Neptune and Uranus and both classified as ice-giants, while Jupiter and Saturn are classified as gas-giants. The duo of ice-giants have heavy gaseous envelopes that are, nevertheless, much thinner than the enormous gaseous envelopes of their gas-giant siblings. Uranus and Neptune also have larger solid cores than Jupiter and Saturn, and are also smaller in size–even though the entire quartet of known outer Solar System planets are giants.

Furthermore, Neptune’s shrinking, stormy dark spot may be composed of hydrogen sulfide–a foul-smelling substance that stinks like rotten eggs. “The particles themselves are still highly reflective; they are just slightly darker than the particles in the surrounding atmosphere,” commented Dr. Joshua Tollefson in a February 15, 2018 Hubblesite Press Release. Dr. Tollefson is from the University of California at Berkeley.

Unlike Jupiter’s crimson GRS, which has been observed for at least two centuries, Neptune’s dark vortices only last a few years. This storm is the first one that has actually been caught in the act of dying. The others simply disappeared.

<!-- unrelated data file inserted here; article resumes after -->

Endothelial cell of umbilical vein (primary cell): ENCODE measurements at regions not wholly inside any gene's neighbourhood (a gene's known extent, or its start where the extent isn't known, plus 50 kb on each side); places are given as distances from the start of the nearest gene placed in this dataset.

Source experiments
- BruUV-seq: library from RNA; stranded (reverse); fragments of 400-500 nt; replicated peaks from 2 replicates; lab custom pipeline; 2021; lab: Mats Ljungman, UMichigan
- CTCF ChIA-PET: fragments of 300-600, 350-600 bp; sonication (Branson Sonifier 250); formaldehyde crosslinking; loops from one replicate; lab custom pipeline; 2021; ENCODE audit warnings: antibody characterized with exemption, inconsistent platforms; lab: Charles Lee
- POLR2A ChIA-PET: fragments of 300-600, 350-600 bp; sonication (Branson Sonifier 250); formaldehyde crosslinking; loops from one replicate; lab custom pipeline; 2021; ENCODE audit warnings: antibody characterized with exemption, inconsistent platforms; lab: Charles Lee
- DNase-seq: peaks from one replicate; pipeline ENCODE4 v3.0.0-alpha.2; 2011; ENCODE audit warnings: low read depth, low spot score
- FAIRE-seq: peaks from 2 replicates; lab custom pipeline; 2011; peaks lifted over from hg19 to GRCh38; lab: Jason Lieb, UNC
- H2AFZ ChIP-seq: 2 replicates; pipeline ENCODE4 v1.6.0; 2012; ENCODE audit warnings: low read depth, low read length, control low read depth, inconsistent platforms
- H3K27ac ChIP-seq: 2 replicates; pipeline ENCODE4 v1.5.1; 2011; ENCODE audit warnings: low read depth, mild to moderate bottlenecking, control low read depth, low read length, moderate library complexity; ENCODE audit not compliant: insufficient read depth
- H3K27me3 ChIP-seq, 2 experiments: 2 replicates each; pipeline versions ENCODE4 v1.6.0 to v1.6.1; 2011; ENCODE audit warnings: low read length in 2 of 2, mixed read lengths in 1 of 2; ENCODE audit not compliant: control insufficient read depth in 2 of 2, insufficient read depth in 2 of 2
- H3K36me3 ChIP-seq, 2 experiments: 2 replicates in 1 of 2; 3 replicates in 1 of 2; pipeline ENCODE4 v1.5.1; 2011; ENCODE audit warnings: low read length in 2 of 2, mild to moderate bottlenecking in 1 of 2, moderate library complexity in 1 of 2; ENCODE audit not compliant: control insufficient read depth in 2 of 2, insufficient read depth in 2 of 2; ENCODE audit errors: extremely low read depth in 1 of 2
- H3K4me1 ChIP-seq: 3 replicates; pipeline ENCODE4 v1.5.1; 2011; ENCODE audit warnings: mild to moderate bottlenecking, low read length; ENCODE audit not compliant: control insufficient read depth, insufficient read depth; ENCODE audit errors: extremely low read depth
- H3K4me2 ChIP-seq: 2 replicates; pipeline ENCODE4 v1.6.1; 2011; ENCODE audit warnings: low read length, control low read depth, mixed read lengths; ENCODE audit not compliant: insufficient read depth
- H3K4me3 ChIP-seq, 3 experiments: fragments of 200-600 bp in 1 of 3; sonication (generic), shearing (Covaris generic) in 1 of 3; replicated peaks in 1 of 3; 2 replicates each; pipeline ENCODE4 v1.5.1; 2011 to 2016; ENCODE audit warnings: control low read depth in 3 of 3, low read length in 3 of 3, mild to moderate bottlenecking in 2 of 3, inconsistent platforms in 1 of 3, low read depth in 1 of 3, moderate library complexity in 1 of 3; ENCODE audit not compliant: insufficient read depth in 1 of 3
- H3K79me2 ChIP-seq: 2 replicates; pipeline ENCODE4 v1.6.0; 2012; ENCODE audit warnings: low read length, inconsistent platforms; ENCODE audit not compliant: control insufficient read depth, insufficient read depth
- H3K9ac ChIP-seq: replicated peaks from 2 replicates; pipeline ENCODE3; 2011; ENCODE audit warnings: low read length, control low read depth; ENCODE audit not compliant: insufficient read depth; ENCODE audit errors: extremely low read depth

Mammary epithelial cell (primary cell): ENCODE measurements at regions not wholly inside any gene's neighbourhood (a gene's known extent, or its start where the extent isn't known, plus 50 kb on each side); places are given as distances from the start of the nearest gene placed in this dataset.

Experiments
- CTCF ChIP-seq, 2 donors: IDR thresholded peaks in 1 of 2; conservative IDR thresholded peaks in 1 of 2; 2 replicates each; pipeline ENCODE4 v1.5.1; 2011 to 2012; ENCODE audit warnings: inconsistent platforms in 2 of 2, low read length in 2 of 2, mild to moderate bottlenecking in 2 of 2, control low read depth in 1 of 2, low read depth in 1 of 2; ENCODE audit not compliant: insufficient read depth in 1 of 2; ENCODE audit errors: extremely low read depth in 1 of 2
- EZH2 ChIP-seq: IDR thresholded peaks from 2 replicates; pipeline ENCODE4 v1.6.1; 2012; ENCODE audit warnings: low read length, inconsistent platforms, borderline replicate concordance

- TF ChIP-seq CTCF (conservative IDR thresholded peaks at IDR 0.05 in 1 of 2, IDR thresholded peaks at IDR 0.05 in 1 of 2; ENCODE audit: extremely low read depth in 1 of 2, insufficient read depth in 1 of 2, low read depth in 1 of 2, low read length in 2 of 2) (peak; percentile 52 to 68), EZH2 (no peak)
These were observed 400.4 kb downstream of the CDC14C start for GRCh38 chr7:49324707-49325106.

“We have no evidence of how these vortices are formed or how fast they rotate. It is most likely that they arise from an instability in the sheared eastward and westward winds,” noted Dr. Agustin Sanchez-Lavega in the same Hubblesite Press Release. Dr. Sanchez-Lavega is from the University of the Basque Country in Spain.

In Neptune’s Distant Realm

The great Italian polymath, Galileo Galilei (1564-1642), discovered Neptune using his primitive “spyglass”, on December 28, 1612. He observed it again on January 27, 1613. Alas, on both occasions, Galileo thought that this distant, giant planet was a fixed star, appearing near the planet Jupiter in the darkness of a clear star-speckled night sky. For this reason, Galileo is usually not credited with the discovery of Neptune.

NASA’s Voyager 2 spacecraft flew past Uranus in 1986, and later Neptune in 1989. Voyager 2 sent back to Earth enticing images of Neptune that showed a strikingly beautiful deep blue planet, that sported bands and stripes–as well as spot-like storms similar to Earth’s hurricanes. Neptune’s stripes and bands are lovely shades of blue that are created by atmospheric methane, not oxygen. Some of Neptune’s storms are white, and look like whirling marshmallows.